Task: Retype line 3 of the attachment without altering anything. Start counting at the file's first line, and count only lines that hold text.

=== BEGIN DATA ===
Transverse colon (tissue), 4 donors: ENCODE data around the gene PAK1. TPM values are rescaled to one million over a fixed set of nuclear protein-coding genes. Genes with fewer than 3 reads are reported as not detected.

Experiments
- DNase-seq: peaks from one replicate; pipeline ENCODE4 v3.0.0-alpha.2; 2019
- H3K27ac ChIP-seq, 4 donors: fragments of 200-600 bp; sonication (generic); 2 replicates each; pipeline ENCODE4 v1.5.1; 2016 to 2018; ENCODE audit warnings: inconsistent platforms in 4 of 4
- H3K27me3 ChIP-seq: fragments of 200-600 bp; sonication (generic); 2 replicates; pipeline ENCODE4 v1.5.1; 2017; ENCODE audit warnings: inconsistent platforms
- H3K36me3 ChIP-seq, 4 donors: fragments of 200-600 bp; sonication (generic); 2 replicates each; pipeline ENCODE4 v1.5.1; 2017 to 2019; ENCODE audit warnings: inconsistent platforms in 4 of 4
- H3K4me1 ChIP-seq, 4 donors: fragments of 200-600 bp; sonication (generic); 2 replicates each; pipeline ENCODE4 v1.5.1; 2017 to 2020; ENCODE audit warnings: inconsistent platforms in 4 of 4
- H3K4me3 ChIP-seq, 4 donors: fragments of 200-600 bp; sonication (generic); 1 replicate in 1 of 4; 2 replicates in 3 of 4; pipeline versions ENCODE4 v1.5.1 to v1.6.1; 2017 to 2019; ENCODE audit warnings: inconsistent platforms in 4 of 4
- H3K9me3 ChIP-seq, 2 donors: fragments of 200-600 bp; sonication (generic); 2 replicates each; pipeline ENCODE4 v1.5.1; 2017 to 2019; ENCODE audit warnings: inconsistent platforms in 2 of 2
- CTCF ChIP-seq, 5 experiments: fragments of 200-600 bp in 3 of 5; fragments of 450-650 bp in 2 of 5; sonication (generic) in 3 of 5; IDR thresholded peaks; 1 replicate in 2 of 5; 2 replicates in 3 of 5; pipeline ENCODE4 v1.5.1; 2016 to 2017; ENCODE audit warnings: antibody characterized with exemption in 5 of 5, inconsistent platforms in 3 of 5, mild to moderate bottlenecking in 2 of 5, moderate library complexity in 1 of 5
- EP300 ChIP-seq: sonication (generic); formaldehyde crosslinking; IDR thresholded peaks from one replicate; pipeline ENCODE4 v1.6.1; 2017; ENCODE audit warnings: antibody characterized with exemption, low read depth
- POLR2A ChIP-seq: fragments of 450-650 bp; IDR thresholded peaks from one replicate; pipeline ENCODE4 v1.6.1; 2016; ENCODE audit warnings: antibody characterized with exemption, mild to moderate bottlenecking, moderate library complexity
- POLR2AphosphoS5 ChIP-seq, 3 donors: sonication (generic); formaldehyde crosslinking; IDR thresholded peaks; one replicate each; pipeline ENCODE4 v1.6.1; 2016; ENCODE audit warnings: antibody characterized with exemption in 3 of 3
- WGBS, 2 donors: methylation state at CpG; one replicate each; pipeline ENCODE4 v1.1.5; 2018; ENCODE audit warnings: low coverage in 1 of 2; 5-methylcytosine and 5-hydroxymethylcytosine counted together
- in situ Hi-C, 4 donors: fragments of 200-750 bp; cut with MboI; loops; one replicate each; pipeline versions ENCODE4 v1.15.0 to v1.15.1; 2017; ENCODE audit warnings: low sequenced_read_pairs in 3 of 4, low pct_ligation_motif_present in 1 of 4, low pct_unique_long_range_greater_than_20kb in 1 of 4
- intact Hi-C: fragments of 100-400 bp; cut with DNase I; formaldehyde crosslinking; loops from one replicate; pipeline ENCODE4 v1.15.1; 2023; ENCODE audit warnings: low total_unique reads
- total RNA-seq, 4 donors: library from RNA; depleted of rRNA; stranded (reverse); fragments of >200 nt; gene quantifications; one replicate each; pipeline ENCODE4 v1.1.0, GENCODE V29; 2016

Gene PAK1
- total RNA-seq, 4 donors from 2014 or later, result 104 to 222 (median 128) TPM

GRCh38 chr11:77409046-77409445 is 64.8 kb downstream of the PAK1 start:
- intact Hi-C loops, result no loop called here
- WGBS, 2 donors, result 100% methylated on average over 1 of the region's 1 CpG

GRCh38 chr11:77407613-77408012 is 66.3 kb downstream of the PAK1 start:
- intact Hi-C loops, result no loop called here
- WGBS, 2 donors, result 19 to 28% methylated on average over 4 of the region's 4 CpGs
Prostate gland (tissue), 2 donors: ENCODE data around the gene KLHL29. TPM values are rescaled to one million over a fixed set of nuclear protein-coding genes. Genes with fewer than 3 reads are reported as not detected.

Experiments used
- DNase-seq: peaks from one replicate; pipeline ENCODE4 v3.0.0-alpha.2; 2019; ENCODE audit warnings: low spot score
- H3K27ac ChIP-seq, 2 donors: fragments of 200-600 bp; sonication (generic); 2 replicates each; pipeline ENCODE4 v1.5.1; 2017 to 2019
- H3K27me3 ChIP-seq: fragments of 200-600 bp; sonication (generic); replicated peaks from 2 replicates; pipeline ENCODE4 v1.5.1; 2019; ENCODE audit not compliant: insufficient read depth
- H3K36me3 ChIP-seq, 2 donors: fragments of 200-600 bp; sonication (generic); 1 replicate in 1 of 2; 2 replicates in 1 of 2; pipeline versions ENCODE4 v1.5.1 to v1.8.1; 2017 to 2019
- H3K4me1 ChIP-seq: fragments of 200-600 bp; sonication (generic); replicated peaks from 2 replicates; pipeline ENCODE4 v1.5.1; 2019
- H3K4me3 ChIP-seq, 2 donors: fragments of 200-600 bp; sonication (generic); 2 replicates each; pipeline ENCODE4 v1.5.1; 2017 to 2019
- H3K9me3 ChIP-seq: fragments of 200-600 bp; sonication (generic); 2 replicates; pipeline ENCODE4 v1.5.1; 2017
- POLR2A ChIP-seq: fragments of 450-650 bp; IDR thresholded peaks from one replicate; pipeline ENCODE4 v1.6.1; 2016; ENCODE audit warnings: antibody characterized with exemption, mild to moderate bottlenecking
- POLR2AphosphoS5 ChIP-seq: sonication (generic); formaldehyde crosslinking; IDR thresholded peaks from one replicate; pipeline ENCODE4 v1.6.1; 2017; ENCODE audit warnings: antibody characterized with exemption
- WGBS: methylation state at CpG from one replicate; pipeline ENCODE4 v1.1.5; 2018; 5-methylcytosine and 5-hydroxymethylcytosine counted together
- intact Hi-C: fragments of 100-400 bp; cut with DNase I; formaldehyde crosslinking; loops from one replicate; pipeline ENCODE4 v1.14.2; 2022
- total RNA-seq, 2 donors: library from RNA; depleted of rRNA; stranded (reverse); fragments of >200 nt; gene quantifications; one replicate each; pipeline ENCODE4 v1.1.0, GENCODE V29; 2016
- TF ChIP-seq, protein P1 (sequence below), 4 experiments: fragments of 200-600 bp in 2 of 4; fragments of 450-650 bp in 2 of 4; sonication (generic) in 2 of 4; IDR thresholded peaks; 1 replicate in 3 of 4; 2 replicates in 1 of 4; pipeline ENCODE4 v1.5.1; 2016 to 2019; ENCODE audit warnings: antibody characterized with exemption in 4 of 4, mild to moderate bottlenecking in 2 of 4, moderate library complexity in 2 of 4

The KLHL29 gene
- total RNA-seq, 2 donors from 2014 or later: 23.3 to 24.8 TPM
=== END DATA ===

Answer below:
- DNase-seq: peaks from one replicate; pipeline ENCODE4 v3.0.0-alpha.2; 2019